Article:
The multiple criteria approach we used to study the indices at all scales enabled us to explain the resuspension within the whole ecosystem approach and to cope with the absence of flux measurements (i.e. erosion as well as trophic fluxes). This study also included a spatial survey of MPB distribution, the factors explaining its resuspension and finally its consumption by filter feeders. To better assess the temporal variations in benthic-pelagic coupling, benthic and pelagic compartments were studied simultaneously at two contrasted seasons in terms of forcing variables and MPB and phytoplankton biomass within a temperate macrotidal and exploited coastal ecosystem, the “Baie des Veys” (BDV, France). The whole intertidal area was sampled to account for the spatial heterogeneity within the Bay including different spatial patterns of forcing factors (presence/absence of shellfish farmings, sediment composition, macrofauna distribution, bed shear stress, salinity). Concerning temporal variability, MPB production is normally low in early spring and high in late summer, but the spring phytoplankton bloom is normally higher than the late summer bloom, so resuspension and its relative contribution as a trophic resource in the water column is expected to be higher in late summer. Bioturbation activities that could lead to the resuspension of microphytobenthos from intertidal sediments are also expected to be amplified at the end of summer because of the high levels of biomass but also because of the positive effects of temperature.

Materials and Methods

1. Study Area

The Baie des Veys (BDV, Fig. 2) is an estuarine bay located in the western part of the Bay of Seine in the eastern English Channel. It is characterized by an intertidal area covering 37 km2 and a macrotidal regime that reaches 7 m maximum tidal amplitude during spring tides and 2.5 m during neap tides [34]. The bay is quite well protected from the prevailing wind by the Cotentin peninsula. Current velocity can reach 3 m.s−1 during flood tides and 1.5 m.s−1 during ebb tides [29]. Four rivers flow into the BDV through two channels, the Isigny channel in the east and the Carentan channel in the west. Freshwater runoff is low in summer and high in winter, with flows ranging from 3.7 to 26.4 m3.s−1 in the Carentan Channel and from 23.9 to 40.4 m3.s−1 for the Isigny Channel. The oyster farming area extends into the north-eastern part of the bay.

2. Sampling Strategy

Both benthic and pelagic variables were sampled during spring tides to better assess the contribution of resuspended MPB to the total Chl a content in the water column [4]. Benthic samples were collected within a week between March 29 and April 2, 2010, and water samples were collected on April 29 and 30, 2010. For the 2 sampling periods, the tidal amplitude was approximately 5.5 m. The same strategy was applied at the end of summer, to assess the impact of the increased number and activity of mollusks on the resuspension phenomenon. Benthic samples were collected from September 8 to 12, 2010, and water samples on the 13 and 14 of September. Because farming structures are located in the north-eastern part of the bay, they may benefit from both autochtonous and allochtonous resources coming from the south of the bay. As a consequence, water was sampled during spring ebb tides, to account for the flux of MPB from the southern part to the north part of the bay, potentially feeding the suspension-feeders reared in the bay. A systematic grid of 88 points was extended over the entire map of the intertidal area with a sampling interval of 500 m (Fig. 2). Heterogeneity in soil organism distribution occurs at nested scales, and is shaped by a spatial hierarchy of environmental factors, intrinsic population processes and disturbances [35]. To explore smaller scale distributions, a nested sampling design was applied [36], [17]. The intertidal area was divided into three sub-domains that were considered as distinct areas due to their separation by the Isigny and Carentan Channels. In each sub-domain, a semi-cross sampling design was applied with an interval of 100 m between each point (Fig. 2). Each semi-cross was placed on high gradient areas previously observed on the field [17].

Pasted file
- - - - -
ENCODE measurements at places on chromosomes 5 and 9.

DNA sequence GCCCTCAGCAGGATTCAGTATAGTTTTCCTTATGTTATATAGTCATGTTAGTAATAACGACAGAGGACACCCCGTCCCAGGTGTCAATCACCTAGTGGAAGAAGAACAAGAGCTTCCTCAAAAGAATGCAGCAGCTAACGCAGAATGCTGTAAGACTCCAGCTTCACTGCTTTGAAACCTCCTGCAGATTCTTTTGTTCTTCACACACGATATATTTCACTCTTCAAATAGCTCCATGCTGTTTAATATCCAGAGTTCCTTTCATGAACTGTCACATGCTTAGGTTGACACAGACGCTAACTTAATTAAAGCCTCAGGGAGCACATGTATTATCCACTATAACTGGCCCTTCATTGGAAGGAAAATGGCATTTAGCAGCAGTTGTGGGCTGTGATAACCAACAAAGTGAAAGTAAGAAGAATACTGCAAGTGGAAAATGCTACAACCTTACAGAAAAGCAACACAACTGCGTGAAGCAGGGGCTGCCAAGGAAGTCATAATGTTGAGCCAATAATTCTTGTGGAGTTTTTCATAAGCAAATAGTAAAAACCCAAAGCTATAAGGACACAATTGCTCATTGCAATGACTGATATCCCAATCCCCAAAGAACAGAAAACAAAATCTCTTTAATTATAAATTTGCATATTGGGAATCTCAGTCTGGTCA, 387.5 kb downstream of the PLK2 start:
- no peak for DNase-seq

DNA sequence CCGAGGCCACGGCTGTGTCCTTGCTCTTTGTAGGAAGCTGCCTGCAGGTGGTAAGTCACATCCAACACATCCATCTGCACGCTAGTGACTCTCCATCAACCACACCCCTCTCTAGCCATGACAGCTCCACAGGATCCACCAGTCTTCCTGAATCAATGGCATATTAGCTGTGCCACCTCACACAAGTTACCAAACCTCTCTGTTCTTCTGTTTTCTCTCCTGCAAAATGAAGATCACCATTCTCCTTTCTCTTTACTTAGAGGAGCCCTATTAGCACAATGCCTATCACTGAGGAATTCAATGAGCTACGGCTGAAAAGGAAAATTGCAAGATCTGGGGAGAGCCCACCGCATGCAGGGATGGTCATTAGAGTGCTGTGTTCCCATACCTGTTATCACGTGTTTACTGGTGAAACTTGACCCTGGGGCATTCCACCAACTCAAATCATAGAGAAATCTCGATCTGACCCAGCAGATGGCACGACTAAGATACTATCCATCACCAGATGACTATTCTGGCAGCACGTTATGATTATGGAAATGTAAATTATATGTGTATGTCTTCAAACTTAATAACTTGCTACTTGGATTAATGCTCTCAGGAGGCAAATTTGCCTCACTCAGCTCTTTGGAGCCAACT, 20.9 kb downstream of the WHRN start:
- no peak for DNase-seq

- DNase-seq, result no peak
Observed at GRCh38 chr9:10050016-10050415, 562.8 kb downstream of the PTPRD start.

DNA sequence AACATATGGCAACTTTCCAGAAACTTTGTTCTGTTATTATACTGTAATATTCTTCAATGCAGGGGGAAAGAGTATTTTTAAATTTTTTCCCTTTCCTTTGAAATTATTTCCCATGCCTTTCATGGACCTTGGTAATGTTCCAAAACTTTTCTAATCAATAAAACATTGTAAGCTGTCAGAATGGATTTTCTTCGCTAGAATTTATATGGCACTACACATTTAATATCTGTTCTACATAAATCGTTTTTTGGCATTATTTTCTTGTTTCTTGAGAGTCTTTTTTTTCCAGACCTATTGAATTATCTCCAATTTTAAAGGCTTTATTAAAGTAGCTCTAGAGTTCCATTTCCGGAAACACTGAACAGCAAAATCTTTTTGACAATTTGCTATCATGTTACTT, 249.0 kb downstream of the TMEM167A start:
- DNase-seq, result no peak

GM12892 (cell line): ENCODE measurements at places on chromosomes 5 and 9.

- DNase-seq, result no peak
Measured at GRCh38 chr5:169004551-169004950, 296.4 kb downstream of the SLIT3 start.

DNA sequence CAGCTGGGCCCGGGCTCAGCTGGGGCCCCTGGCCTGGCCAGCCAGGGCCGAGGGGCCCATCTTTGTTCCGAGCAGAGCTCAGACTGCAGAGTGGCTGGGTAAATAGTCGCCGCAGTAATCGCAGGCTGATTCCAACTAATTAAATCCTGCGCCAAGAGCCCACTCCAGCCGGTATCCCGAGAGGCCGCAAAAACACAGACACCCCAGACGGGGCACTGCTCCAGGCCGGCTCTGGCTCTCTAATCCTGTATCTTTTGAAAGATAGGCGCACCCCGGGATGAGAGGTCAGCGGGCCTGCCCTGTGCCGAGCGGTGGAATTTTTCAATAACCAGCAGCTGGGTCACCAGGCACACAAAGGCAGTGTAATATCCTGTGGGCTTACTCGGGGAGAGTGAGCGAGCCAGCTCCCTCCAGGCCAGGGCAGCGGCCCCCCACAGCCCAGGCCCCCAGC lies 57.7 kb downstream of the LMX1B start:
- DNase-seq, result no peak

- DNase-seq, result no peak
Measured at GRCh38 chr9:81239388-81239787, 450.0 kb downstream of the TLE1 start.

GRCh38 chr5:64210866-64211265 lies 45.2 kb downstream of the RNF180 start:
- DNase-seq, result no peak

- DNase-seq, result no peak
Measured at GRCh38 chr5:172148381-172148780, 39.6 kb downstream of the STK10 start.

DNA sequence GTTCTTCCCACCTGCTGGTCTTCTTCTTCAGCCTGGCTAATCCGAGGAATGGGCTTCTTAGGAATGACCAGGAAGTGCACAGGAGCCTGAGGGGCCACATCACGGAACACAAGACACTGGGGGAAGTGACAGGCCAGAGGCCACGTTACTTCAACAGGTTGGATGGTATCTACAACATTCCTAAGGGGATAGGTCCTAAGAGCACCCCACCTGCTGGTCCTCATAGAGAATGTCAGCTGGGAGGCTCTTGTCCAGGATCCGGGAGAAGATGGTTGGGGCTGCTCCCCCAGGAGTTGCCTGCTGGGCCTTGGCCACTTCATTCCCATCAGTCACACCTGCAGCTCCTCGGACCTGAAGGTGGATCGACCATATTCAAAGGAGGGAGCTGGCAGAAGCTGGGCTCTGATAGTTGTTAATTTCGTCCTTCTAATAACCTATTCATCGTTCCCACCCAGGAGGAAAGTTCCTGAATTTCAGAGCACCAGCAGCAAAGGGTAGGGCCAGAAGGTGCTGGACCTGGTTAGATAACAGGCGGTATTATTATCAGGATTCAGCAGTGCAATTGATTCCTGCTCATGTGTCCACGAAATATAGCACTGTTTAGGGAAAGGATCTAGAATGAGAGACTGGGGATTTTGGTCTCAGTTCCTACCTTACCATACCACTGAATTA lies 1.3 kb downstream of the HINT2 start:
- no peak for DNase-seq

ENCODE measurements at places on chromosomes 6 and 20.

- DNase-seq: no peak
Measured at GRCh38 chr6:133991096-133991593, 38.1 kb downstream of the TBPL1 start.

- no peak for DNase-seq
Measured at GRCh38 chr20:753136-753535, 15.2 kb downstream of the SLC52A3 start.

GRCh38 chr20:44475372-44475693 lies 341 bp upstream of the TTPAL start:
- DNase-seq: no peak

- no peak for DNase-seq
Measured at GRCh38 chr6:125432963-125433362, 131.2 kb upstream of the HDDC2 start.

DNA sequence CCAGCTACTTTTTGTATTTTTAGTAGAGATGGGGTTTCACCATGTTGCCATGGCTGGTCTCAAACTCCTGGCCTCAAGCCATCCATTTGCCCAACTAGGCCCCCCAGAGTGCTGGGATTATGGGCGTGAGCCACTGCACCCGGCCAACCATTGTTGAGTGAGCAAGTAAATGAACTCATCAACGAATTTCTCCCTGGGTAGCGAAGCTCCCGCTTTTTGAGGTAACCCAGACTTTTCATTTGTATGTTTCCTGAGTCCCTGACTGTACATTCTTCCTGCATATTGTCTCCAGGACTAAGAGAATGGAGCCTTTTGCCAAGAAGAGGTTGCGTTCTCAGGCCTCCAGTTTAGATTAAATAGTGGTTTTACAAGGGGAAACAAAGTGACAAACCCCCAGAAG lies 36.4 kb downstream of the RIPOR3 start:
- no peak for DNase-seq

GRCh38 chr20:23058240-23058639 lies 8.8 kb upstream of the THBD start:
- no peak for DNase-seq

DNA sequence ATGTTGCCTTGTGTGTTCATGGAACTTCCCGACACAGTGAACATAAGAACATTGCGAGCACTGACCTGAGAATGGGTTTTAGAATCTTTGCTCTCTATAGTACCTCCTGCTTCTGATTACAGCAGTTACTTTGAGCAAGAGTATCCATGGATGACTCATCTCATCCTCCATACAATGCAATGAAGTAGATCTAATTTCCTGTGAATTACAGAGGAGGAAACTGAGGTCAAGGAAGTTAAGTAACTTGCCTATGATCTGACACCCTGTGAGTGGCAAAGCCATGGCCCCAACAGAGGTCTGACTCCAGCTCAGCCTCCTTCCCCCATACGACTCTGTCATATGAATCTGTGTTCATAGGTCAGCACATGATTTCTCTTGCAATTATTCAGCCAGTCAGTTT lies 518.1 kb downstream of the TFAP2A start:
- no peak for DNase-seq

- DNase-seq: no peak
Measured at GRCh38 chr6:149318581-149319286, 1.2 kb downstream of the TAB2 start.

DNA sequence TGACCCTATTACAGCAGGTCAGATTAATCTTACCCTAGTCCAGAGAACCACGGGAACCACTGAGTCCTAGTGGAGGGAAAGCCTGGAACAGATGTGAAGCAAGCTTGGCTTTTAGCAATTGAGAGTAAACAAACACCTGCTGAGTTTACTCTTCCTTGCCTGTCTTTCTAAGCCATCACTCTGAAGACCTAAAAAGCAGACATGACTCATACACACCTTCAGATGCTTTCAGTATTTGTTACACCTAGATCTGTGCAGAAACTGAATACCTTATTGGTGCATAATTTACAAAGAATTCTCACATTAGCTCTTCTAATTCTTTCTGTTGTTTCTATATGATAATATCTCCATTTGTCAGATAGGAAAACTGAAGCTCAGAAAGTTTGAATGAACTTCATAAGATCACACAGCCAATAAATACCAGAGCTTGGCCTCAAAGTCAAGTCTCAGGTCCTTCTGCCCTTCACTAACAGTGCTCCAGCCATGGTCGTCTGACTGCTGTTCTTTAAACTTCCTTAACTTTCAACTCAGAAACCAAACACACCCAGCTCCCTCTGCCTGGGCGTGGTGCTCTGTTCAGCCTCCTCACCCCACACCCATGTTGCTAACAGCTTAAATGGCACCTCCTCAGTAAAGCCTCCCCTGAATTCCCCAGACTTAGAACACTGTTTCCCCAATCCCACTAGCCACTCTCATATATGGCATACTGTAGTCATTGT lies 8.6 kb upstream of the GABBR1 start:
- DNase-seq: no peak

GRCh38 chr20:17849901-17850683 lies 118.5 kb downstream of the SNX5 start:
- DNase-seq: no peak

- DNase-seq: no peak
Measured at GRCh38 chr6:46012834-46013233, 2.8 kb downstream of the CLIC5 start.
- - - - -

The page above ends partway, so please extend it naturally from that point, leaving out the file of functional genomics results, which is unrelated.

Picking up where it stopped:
3. Field Measurements

Sediment and benthos sampling.

At low tide, four 20 cm diameter cores were collected at each sampling site. The first cm of each core was removed and placed in a separate plastic bag. At each site, macrofauna were harvested within a square of 0.25 m2. The choice of a surface of 0.25 m2 is appropriate when referring to several studies carried out on the benthos in the intertidal zone showing that this surface is sufficiently large and well suited for estimating the abundance of bivalves [37]. This surface allows a suitable and satisfactory sampling of the fauna whatever its distribution (contagious, regular, or random), even when populations are small in number [38].

The entire sediment was sampled to a depth of 10 cm by hand, and then sieved directly on the spot using a 1 mm mesh size sieve [39]. The depth of 10 cm was chosen in order to take in account most of the mollusk biomass potentially involved in resuspension phenomenon, assuming the fact that some bivalve species like Mya arenaria that was observed on the field live under this depth [40]. Sieved samples were placed in plastic bags for transport to the lab.

Animal sampling for isotopy.

Six sampling sites were selected within the farming structures to assess the spatial variability of the suspension-feeder Crassostrea gigas diet by sampling the widest extent of the structures. The bathymetry of all sites was between +1.65 and +3.50 m. Sites 1 and 2 were on hard substrata, and other sites were on soft-bottom. At each sampling site, five oysters were sampled in the two seasons one month after the spring and late summer samplings, in order to investigate their diets by stable isotopic ratios of carbon and nitrogen.